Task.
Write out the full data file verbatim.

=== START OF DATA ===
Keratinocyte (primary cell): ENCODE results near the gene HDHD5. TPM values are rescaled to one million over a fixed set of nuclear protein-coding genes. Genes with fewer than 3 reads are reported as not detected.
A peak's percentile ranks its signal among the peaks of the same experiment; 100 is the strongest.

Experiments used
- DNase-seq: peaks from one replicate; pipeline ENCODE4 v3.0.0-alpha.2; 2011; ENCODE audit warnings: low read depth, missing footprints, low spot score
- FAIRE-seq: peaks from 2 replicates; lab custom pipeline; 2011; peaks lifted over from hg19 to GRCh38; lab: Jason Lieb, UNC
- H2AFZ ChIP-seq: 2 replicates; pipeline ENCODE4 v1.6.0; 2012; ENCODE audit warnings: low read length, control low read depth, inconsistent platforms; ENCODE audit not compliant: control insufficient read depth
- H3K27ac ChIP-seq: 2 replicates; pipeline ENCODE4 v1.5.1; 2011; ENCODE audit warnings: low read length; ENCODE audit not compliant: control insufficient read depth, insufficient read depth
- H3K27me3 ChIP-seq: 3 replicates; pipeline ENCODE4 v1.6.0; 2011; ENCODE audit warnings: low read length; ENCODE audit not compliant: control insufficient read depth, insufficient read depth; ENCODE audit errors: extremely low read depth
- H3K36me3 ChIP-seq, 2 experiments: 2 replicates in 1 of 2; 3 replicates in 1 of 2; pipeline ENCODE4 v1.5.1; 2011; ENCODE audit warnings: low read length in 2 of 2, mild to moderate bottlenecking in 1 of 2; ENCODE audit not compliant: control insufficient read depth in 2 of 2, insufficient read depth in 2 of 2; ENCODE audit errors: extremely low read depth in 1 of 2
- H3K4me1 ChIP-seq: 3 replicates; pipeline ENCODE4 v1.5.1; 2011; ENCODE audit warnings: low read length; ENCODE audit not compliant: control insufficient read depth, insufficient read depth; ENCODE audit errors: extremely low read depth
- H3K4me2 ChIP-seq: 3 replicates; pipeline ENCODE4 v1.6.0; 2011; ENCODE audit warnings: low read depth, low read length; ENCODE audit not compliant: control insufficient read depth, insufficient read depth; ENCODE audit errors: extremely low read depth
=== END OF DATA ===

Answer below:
Keratinocyte (primary cell): ENCODE results near the gene HDHD5. TPM values are rescaled to one million over a fixed set of nuclear protein-coding genes. Genes with fewer than 3 reads are reported as not detected.
A peak's percentile ranks its signal among the peaks of the same experiment; 100 is the strongest.

Experiments used
- DNase-seq: peaks from one replicate; pipeline ENCODE4 v3.0.0-alpha.2; 2011; ENCODE audit warnings: low read depth, missing footprints, low spot score
- FAIRE-seq: peaks from 2 replicates; lab custom pipeline; 2011; peaks lifted over from hg19 to GRCh38; lab: Jason Lieb, UNC
- H2AFZ ChIP-seq: 2 replicates; pipeline ENCODE4 v1.6.0; 2012; ENCODE audit warnings: low read length, control low read depth, inconsistent platforms; ENCODE audit not compliant: control insufficient read depth
- H3K27ac ChIP-seq: 2 replicates; pipeline ENCODE4 v1.5.1; 2011; ENCODE audit warnings: low read length; ENCODE audit not compliant: control insufficient read depth, insufficient read depth
- H3K27me3 ChIP-seq: 3 replicates; pipeline ENCODE4 v1.6.0; 2011; ENCODE audit warnings: low read length; ENCODE audit not compliant: control insufficient read depth, insufficient read depth; ENCODE audit errors: extremely low read depth
- H3K36me3 ChIP-seq, 2 experiments: 2 replicates in 1 of 2; 3 replicates in 1 of 2; pipeline ENCODE4 v1.5.1; 2011; ENCODE audit warnings: low read length in 2 of 2, mild to moderate bottlenecking in 1 of 2; ENCODE audit not compliant: control insufficient read depth in 2 of 2, insufficient read depth in 2 of 2; ENCODE audit errors: extremely low read depth in 1 of 2
- H3K4me1 ChIP-seq: 3 replicates; pipeline ENCODE4 v1.5.1; 2011; ENCODE audit warnings: low read length; ENCODE audit not compliant: control insufficient read depth, insufficient read depth; ENCODE audit errors: extremely low read depth
- H3K4me2 ChIP-seq: 3 replicates; pipeline ENCODE4 v1.6.0; 2011; ENCODE audit warnings: low read depth, low read length; ENCODE audit not compliant: control insufficient read depth, insufficient read depth; ENCODE audit errors: extremely low read depth